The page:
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Non-Game Fiction
  Thursday, December 25, 2003 02:26 AM
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Monk of Shinsei Story by: chiasticslide
The final(?) in my series of classes inspired by the Legend of the Five Rings; a warrior monk on the road to enlightenment.

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Apparition by Crypto




The old man's words came back to me suddenly. I saw a shape flicker across the sky, blocking out the moon for a fraction of a second. I scrambled up from my sitting position and looked around. I wasn't completely surprised.

"She'll be there, in the marsh, alone, " he had warned.

I was crossing through the last bit of civilization before my destination in the swamps downstream. This village had been terrorized for years by a dark force rumored to dwell there. This man, if it was still a man, had survived generations of villagers and dozens of would-be heroes. It was so routine for me, I didn't even bother to remember his name. I just knew where he was.

"I know where you're going. And he has no name, you know, " the old man had started. He stepped across my path as I was heading out of the town square. He held out his walking stick to block me for a moment, then snatched it back when he seemed to suddenly need something to lean on. He drew a shallow breath and continued.

"Who needs a name when no one will speak it? He may have had one long ago, but it's long gone. He changed so much from that man…he may as well be dead," he said with a toothless grin. "Actually, he is dead."

I was confident that I could defeat this foe already, so I had little motivation to listen to the old man's tales. But I'd learned the hard way that little stories like this can add up to a very real truth. I squinted into the rising sun for a moment and unloaded my pack to the ground.

"He's dead, you say? Slain by the last mighty warrior to pass this way?" I asked.

"No, not dead that way. You know what I mean. He's been dead for centuries, but he's still causing trouble," he said.

I paused to consider his words and he spoke up again.

"That last warrior, though. He sure is dead!" the old man said with a dark chuckle.

"So he's a necromancer? A wraith? Vampire? Shade? Wight?" I asked, enumerating the various undead on my fingertips.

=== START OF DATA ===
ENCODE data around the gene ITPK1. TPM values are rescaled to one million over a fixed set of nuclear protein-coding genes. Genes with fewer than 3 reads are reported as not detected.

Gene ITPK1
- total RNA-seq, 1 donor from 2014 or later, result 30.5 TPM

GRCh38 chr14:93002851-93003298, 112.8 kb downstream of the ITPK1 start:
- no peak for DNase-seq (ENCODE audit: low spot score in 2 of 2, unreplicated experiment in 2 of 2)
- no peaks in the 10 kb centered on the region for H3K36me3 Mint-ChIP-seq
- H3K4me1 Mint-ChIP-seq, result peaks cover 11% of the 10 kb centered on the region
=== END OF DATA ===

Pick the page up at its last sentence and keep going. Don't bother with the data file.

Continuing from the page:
The old man shook his head to interrupt me and said, "None of those. He is still half a man, one who commands elemental magic in a way that no corpse can. But his soul is blackened. He is part of the darkness."

I heard the crackle of a tree branch snapping, pulling me from my reverie. The campfire had long since died. With the ground lit well by the moon, I could see a fair distance from the campsite. A few stunted trees, the usual swampy undergrowth, and some puddles, each one sporting a reflection of the moon. I held my breath for silence, but the constant din of toads croaking and night birds chirping made the instinctive effort pointless. I couldn't see any motion or hear any intruder.

"He made a Sacrifice. He paid the ultimate price," the old man said. He had neither the appearance nor the fervor of the usual village fool. He either believed what he was saying or was a good liar.

From that, I knew my foe's power came from the old gods. They reward sacrifice, but only if it's true. It costs nothing to spill the blood of a lamb or some hapless virgin. Disciples of the old ways scoffed at such wives' tales because they knew that a sacrifice had to be a Sacrifice. I'd seen them before, missing eyes, fingers, or entire limbs. The worst were those that appeared to be in perfect health, but had a haunted look about them. What had they given up? And for what?

"He gave up a future, a whole life. And not just his," the old man said. "He was married once, so long ago. She was lovely and faithful, strong at his side as he learned his mastery of fire and earth magic. Most would consider her to be perfect."

"So he left that behind to learn the black arts? Was his lust for power too great to be satisfied by elementals?" I asked. It wouldn't be the first time I've had to destroy such zealots.